One of my son’s favorite books is something you may never have heard of if you grew up with the “Star Spangled Banner” instead of “God Save The Queen”. It’s called The Tiger Who Came to Tea and was written by Judith Kerr in 1968. It is a delicious tale of how, one night, a friendly tiger called on Sophie and her mummy and proceeded to eat everything in their cupboards. By the end of the evening, Sophie could not have her bath because the tiger had drunk all the water, and then there was no dinner for Daddy when he got home from work, 1968 remember. It is charming, and I want the mother’s boots.
Lately I’ve been pondering it through the eyes of someone who didn’t live through the culture of the sixties. Certainly you have a stay at home mother, a pleasant young girl and a respectable working father, but you could read it another way. Sophie’s mummy could be high and inventing the imaginary Tiger for her daughter, who is wondering why there’s no food and why she hasn’t bathed in days. Daddy taking them out to a cafe could be a trip to the local sanatorium. I’m not saying it is, but there is a certain gleam in mother’s eye, and some of the language could be re-interpreted.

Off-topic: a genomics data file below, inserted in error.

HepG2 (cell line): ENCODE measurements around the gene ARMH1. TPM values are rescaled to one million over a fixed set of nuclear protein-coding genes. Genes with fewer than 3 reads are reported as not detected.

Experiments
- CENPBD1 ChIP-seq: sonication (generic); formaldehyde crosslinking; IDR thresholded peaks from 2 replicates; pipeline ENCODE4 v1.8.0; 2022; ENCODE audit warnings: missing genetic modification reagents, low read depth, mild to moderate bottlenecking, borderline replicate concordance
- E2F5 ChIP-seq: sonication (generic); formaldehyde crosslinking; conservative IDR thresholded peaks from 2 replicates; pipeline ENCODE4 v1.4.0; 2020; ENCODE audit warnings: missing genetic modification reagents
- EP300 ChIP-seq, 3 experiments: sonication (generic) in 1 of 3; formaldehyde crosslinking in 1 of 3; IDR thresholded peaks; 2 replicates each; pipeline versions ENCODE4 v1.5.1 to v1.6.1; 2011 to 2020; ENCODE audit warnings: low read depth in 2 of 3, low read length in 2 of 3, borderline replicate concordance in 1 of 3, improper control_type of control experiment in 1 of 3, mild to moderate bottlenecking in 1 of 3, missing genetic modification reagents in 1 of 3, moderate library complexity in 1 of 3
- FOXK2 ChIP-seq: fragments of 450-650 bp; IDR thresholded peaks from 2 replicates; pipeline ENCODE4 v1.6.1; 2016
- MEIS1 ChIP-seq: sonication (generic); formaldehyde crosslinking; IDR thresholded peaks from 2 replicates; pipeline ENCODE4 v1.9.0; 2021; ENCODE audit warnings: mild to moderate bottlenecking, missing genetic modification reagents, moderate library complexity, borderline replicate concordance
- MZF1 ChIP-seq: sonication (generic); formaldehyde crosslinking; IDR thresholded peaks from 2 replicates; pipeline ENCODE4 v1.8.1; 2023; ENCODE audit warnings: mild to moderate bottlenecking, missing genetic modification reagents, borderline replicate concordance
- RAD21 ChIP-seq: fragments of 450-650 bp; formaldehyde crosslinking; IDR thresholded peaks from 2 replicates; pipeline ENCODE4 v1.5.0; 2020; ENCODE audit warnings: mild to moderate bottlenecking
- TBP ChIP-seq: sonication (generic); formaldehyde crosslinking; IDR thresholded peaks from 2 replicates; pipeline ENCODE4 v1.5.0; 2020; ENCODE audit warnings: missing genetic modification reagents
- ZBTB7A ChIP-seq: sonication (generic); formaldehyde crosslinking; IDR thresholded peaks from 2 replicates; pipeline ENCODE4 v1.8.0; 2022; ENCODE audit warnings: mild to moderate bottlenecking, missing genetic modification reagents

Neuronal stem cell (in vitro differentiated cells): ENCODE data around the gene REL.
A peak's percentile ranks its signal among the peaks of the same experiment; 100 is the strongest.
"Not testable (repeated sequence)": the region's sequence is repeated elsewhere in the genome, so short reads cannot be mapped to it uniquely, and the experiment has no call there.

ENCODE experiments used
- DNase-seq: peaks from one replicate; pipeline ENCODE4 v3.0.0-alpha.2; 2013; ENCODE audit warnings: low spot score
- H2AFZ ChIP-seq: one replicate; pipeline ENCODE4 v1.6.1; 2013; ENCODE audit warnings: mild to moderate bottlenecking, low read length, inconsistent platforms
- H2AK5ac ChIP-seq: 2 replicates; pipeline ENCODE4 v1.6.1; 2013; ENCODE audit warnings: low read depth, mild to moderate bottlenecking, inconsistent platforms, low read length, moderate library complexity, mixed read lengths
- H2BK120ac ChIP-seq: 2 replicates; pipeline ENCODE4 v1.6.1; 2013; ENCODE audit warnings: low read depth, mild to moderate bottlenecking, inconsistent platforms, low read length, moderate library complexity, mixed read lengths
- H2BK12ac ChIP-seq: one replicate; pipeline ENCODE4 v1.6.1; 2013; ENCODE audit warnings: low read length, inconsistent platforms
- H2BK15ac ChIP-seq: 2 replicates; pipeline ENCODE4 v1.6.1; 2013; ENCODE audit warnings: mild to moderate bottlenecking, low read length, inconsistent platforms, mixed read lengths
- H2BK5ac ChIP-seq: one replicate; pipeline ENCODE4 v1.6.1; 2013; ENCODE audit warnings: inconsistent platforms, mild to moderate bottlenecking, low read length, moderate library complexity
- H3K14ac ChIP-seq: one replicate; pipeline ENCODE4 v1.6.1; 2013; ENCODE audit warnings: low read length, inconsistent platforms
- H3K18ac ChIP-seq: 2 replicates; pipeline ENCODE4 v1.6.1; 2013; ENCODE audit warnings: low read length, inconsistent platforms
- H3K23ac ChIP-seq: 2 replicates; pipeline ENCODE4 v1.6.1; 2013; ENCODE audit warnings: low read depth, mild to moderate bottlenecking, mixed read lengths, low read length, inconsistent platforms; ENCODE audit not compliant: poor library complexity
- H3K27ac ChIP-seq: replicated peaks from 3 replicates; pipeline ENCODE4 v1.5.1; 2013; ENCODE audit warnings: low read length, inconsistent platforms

However, such wild thoughts as occasionally cross my mind do not stop me from loving the book as I did in my childhood, and relishing every time my son asks “Tiger? Tiger?” Oh to be in England this December when The Warwick Arts Center is presenting the West End stage production from Wednesday 30 November to Saturday 31 December. If you can’t get there either, I encourage you to check out the trailer below and the book itself, it’s a delightful first foray into fantasy for the young reader.